Frustrated bus passengers in Leeds have spoken out over unreliable services as the YEP continues its series of articles about the problems commuters are facing.
Hundreds of people have told us how issues with operators First West Yorkshire and Arriva – including delays, no-shows and long journeys – have affected their lives.
It comes after Leeds City Council leader Judith Blake revealed that people had told her they were sacked from their jobs because buses had failed to get them in on time.
Diane Wilson, 60, said that her experience commuting across the city has led her to make around 12 formal complaints within the last five months.
She said: “I get the 42 from Harehills to Leeds and connect on the 49 to Bramley.
“They are both absolutely useless and I’m constantly late for work.”
She said that for a 2pm start she used to get the first bus at 12.50pm and get to work in good time, but has been forced to set off 20 minutes earlier.
And buses not showing up after her late shifts has meant she has been left to wait in the dark at Bramley Shopping Centre.
“I’ve had to ring taxis at quarter to 11 because I’m just stood there,” she said.
Katy Alexandra also uses the 42 service.
She said: “Every morning without fail up to three buses can miss [us], leaving up to 20 people sometimes stood at each bus stop.
“The buses then turn up two at a time one behind the other, although the one behind never stops to let more passengers on, it just speeds off. Plenty of people are left late for work, and close to losing their jobs.”
And Joanna Wilk said: “The buses are so unreliable that I use taxi to commute to work.
“Not even much more expensive but at least I get to work comfortably and on time.”
Operators said they are investing in services, review them regularly are organising consultation events for users.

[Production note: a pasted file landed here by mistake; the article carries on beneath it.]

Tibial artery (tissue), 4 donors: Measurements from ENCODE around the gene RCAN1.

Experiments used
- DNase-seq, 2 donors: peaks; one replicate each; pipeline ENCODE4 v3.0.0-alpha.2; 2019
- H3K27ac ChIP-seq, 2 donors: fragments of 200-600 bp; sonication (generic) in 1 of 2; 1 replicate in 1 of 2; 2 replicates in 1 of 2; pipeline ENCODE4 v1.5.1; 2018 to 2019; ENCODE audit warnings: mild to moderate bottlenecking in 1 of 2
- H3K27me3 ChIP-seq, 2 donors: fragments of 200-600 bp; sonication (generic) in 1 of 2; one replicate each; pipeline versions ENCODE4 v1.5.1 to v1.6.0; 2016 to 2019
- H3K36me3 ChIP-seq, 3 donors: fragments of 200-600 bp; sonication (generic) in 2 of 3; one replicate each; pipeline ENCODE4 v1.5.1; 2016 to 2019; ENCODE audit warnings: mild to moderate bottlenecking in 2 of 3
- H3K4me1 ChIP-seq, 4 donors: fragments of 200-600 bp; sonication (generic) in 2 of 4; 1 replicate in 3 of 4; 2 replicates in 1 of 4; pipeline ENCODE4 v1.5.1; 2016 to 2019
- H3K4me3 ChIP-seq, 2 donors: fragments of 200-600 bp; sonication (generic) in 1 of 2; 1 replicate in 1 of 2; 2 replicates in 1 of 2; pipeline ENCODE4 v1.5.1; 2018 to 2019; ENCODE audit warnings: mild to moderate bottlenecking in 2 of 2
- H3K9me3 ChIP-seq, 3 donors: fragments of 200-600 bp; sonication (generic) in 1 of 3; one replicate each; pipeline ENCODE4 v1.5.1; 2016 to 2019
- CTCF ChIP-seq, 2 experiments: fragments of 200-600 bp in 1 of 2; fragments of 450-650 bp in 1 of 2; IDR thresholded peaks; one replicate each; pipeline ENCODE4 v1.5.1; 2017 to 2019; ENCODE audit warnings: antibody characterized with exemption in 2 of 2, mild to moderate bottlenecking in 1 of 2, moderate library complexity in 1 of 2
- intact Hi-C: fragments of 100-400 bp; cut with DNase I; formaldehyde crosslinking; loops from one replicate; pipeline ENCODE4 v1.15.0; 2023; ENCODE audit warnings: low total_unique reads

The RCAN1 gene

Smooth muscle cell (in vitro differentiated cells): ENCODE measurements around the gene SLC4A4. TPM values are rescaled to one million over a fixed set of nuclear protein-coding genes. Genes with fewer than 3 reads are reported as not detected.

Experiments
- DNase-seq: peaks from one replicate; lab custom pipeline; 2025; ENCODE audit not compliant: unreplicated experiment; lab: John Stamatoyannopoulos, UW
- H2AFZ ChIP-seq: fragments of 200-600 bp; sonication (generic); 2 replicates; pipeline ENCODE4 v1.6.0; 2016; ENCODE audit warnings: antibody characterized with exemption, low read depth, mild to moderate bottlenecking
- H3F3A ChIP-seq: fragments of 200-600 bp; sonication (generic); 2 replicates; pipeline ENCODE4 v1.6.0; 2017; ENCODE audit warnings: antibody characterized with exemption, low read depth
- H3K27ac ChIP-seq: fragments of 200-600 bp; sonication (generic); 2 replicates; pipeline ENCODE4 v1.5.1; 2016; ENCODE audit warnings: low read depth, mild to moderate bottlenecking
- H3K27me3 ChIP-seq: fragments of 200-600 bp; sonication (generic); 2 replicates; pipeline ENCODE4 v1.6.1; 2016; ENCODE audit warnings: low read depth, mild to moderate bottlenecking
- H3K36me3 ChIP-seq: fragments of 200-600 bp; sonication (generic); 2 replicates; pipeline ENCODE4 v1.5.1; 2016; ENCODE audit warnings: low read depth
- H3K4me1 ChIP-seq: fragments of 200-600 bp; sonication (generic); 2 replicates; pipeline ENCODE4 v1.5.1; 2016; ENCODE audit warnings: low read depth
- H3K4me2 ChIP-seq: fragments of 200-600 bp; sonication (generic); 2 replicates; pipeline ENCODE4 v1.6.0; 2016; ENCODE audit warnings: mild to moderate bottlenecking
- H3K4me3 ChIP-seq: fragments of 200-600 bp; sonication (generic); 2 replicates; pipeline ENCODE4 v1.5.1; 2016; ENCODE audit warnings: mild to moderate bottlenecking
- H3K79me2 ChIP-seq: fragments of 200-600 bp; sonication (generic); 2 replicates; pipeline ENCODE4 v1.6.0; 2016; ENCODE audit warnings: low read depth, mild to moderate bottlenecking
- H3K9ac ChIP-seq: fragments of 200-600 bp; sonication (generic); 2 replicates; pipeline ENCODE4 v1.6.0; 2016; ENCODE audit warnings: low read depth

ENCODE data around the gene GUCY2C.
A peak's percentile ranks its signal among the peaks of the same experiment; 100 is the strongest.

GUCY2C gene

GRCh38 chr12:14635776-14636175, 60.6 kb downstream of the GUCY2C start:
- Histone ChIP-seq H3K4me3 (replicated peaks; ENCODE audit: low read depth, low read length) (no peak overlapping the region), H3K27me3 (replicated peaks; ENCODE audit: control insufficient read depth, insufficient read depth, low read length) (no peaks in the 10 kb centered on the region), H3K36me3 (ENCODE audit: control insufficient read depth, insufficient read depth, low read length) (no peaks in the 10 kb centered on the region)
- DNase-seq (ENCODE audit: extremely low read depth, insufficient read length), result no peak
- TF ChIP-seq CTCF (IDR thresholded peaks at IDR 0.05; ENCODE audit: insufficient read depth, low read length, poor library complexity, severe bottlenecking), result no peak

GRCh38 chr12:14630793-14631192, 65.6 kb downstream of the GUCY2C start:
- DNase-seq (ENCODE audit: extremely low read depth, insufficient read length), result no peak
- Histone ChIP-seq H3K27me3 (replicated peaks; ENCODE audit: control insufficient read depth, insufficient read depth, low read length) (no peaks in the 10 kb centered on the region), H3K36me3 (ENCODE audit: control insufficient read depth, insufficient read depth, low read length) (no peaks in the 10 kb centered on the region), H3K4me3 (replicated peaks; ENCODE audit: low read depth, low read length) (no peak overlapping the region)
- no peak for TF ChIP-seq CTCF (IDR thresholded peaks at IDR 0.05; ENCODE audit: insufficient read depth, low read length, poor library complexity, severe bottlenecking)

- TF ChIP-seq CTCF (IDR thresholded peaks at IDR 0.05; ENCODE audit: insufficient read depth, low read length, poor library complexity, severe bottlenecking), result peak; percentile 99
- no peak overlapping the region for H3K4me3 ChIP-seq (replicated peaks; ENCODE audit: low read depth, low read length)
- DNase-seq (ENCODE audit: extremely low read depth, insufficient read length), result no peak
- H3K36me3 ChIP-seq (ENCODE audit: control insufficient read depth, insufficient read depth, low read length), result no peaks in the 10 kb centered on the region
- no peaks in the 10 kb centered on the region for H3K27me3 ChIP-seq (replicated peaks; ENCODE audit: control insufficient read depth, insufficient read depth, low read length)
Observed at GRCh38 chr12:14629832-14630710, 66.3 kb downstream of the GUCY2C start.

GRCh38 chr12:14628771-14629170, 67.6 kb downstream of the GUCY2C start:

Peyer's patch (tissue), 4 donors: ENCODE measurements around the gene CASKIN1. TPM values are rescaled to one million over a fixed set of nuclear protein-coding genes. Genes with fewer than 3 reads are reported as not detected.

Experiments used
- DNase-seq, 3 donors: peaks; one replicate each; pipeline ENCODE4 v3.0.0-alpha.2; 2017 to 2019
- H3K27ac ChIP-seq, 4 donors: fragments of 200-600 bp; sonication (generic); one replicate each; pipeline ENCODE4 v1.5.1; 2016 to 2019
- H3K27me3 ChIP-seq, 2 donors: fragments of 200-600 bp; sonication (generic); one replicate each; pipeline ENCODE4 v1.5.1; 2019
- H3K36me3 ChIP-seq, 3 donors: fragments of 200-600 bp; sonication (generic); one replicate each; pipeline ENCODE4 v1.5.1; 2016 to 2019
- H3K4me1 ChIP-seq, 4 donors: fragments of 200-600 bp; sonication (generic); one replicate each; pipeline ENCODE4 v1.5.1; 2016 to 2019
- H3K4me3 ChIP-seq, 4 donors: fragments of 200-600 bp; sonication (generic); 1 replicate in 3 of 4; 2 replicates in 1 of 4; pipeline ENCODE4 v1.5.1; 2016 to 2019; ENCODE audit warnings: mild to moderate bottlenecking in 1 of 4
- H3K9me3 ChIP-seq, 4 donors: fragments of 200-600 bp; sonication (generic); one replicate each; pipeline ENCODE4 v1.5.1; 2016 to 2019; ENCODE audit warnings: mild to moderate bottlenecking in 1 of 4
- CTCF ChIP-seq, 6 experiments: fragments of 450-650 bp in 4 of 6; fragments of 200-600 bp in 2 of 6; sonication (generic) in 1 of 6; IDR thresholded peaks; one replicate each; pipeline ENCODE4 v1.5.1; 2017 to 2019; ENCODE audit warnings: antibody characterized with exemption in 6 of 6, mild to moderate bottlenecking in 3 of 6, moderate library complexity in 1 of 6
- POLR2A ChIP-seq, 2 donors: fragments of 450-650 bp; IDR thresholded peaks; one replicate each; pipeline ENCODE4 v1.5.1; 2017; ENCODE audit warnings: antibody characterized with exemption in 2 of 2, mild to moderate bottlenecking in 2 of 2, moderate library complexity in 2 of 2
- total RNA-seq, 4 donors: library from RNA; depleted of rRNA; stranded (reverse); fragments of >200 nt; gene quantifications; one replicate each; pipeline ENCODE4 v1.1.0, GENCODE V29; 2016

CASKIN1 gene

Wednesday’s YEP will include responses from bosses at both Arriva and First to questions put forward by our readers on their services.
As the saying goes, even a stopped clock is right twice a day.
Writing as a commuter in Leeds, it often feels like there’s just as much chance of a bus turning up on time – but never when I need it.
Day after day, I’m left waiting for another late service which, once arrived, often drip with condensation because passengers are packed in so tight.
This has occurred continually for years while living in areas all over the city, using services such as the 1, 33, 49 and 50.
Peak times are rough, but late evening services have frequently failed to show up too, prompting a last-dash run across the city to catch a train.
Combined with repeated price hikes, it’s a recipe for daily commuter misery.
Practical concerns about getting to work on time, making an important appointment or keeping social plans are frustrating enough.
But just being stood at the stop and not knowing when your next lift is coming is itself another source of regular stress people could do without in their busy, modern lives.